Tuesday, August 5, 2014

Relational Database Basics Example 1: Part 1

    Relational Database Basics
Example 1: Part 1

    I'm going to start off my series of MySQL tutorials with a basic overview of a simple relational database model. This model was created in MySQL Workbench, but I will also plan to cover the same example in Jet Brain's new 0xDBE, and as a simple SQL script in separate posts. The start of this series will be very basic, and these tutorials are aimed at programmers who want a basic understanding of SQL languages and relational databases. With that in mind lets start with the entity relationship diagram for this example. This may be a little confusing to look at initially, but it will all make sense in time.

Term Definitions

    Before we start, we should go over some relational database terms. (You can also skip these, and come back to them when you need to. All terms are presented in bold throughout the article).
  • Entity - A table. Entities have attributes and usually represent a collection of a single object or concept, called entity instances. It may be useful to think of an entity as a Java object that is then instantiated with the data specific to each entity instance.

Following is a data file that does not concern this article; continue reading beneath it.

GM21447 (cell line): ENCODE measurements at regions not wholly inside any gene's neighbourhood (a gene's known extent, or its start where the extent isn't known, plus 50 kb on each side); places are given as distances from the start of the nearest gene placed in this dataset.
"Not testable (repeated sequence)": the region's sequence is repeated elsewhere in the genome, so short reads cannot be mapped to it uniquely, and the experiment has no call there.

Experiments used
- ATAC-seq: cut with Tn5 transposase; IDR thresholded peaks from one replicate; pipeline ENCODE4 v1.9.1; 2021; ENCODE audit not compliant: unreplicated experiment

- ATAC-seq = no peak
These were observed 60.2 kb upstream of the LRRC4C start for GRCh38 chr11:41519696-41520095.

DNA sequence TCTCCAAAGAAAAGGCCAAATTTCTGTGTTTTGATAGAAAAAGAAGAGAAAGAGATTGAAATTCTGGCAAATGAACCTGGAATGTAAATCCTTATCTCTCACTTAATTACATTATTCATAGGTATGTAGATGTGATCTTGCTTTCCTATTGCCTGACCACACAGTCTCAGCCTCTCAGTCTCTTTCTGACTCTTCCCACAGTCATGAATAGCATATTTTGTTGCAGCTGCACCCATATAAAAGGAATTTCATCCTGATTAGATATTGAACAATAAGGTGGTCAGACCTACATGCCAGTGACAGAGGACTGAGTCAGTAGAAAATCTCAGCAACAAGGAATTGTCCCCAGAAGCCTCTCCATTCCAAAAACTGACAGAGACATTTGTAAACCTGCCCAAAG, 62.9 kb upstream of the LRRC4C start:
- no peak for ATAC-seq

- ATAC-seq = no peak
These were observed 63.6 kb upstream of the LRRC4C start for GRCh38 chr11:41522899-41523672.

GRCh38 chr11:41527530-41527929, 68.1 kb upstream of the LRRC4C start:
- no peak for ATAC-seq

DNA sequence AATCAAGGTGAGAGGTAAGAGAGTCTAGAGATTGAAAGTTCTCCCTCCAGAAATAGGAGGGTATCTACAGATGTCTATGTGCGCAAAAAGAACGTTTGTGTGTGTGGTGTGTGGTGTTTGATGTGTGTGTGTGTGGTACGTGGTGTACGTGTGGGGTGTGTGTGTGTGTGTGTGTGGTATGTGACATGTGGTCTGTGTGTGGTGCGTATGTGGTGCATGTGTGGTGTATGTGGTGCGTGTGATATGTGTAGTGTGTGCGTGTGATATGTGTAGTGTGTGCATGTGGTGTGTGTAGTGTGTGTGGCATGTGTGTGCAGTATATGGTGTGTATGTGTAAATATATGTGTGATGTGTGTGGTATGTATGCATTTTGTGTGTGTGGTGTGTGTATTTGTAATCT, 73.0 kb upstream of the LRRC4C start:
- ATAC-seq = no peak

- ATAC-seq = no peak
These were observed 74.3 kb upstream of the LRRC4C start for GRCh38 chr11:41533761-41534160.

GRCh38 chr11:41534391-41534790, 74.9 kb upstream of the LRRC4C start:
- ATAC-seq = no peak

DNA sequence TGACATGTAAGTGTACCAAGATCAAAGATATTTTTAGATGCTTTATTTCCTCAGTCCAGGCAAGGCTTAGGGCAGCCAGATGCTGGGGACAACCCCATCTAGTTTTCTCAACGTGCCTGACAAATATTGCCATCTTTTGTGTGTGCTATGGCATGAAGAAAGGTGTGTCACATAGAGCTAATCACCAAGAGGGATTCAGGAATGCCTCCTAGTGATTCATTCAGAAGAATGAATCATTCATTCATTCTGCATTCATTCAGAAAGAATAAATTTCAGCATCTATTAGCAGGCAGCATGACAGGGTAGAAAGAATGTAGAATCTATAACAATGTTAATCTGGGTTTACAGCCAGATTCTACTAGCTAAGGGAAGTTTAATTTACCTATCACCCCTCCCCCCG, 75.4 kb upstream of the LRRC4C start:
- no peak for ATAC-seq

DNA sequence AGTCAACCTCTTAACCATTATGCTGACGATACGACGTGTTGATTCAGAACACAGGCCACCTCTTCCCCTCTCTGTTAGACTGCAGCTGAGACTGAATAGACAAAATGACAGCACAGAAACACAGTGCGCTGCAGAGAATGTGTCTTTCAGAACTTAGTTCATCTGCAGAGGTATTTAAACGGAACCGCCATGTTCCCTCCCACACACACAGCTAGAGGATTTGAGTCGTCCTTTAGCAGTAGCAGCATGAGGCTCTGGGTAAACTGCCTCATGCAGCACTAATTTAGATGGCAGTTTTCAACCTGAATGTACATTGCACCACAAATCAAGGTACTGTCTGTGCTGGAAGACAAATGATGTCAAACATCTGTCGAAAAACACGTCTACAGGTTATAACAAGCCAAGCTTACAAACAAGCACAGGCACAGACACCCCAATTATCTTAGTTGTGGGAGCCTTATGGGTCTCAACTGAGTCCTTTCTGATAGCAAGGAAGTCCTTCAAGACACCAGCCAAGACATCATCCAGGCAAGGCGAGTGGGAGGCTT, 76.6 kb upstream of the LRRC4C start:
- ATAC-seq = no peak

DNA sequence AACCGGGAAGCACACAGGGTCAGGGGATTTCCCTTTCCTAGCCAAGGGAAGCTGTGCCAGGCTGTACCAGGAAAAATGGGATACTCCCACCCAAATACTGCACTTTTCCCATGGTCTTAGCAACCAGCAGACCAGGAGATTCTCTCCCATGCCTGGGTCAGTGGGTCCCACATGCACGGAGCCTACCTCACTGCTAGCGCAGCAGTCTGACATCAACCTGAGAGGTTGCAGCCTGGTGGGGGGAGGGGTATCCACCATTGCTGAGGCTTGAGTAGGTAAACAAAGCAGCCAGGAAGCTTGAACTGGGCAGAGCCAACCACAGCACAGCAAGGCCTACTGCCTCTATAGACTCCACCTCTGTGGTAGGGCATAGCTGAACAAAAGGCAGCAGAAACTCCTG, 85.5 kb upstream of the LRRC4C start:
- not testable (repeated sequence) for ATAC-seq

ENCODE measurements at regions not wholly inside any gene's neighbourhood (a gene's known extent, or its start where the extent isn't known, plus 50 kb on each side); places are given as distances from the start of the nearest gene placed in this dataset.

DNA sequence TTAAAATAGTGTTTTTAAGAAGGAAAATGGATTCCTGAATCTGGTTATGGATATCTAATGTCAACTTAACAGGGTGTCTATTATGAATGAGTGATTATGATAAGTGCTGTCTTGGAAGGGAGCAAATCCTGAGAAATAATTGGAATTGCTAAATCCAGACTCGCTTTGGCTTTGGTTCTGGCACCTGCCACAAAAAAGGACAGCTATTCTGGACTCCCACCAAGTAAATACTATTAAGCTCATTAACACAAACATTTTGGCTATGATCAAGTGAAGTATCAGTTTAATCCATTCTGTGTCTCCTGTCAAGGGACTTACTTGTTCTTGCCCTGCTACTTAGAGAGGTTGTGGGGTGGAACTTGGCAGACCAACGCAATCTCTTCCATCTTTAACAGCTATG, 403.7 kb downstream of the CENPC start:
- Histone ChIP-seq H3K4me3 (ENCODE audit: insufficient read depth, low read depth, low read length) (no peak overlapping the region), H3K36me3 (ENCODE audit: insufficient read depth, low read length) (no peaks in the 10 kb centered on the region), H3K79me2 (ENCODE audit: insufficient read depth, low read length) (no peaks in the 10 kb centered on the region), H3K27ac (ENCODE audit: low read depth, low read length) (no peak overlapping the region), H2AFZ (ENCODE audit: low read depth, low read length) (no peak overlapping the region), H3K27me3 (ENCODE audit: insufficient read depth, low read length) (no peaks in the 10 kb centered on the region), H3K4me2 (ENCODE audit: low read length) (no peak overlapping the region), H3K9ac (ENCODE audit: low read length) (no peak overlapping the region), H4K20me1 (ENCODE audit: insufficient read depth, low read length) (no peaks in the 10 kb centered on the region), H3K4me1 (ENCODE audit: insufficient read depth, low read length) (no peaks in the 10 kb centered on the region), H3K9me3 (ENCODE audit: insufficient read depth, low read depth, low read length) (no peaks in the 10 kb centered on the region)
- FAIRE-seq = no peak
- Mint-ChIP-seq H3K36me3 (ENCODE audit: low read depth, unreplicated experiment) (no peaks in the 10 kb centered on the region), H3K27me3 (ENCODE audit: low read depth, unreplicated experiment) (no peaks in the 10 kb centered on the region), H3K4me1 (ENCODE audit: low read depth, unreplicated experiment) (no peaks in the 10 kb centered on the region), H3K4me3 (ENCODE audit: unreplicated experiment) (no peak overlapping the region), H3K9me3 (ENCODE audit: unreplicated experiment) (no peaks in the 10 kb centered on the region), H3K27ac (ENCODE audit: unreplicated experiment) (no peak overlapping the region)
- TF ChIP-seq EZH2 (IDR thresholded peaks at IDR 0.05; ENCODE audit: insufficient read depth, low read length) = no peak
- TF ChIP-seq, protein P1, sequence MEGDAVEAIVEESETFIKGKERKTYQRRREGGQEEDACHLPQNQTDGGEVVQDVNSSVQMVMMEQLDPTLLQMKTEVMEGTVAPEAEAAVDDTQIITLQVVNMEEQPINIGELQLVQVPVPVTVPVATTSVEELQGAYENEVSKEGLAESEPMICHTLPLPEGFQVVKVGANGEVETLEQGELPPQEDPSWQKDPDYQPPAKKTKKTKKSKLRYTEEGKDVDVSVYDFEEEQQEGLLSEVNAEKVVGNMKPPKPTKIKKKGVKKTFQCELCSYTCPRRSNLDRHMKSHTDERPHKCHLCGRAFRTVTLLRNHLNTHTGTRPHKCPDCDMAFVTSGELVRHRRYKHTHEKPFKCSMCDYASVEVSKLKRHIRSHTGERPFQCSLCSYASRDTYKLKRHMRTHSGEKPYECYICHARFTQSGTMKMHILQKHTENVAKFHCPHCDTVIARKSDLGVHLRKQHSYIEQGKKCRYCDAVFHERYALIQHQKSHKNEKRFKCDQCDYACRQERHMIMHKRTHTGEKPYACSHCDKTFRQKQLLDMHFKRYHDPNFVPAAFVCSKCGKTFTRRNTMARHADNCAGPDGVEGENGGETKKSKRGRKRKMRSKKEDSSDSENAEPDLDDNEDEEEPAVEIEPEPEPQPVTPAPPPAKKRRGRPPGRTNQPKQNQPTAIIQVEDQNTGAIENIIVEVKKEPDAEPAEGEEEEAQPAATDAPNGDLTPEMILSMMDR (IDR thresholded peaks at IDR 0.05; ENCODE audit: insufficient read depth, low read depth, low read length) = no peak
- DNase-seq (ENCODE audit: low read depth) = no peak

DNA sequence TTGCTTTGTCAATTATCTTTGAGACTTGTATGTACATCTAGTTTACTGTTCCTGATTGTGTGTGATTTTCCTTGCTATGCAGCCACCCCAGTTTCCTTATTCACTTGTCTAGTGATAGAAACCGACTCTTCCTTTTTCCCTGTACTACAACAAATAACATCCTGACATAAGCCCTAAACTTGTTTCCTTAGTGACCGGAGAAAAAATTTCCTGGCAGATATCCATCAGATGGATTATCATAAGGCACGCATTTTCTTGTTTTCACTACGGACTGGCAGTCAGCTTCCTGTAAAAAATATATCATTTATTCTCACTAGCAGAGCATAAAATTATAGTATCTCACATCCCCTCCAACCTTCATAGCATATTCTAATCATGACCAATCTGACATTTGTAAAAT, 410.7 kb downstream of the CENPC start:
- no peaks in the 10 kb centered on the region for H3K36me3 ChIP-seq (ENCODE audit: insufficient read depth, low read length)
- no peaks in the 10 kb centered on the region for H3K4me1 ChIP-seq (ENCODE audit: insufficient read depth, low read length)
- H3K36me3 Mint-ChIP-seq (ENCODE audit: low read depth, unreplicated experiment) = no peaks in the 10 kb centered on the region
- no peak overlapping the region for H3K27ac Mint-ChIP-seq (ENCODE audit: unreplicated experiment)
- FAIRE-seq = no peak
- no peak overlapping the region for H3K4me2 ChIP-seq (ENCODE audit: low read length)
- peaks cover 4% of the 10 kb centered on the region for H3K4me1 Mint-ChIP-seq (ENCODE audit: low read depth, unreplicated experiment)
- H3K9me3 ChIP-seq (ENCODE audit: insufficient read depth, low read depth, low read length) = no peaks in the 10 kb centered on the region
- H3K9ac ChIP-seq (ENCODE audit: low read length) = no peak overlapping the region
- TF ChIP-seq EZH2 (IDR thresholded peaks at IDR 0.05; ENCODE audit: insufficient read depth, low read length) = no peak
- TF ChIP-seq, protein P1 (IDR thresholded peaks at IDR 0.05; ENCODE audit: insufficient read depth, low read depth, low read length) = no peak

• Attribute - a property that belongs to all members of an entity. Attributes have data types and are the columns of a table.
  • Entity Instance - A row in a table. An entity instance is a single member of the group that is the entity.
  • Schema - I think schema is best explained by this Stack Overflow answer.
    "A database schema is a way to logically group objects such as tables, views, stored procedures etc. Think of a schema as a container of objects.
    You can assign a user login permissions to a single schema so that the user can only access the objects they are authorized to access.
    Schemas can be created and altered in a database, and users can be granted access to a schema. A schema can be owned by any user, and schema ownership is transferable."
  • DDL - Data Definition Language, SQL used to define the structure of the database
  • DML - Data Manipulation Language, SQL used for managing data
  • Primary Key - An unique id for each row of a table. We use these to index data for a table, and they become foreign keys in other tables.
  • Foreign Key - a primary key from another table. We store these to connect entity instances between tables.
  • Relation/Relationship - a connection between two entities created with primary and foreign keys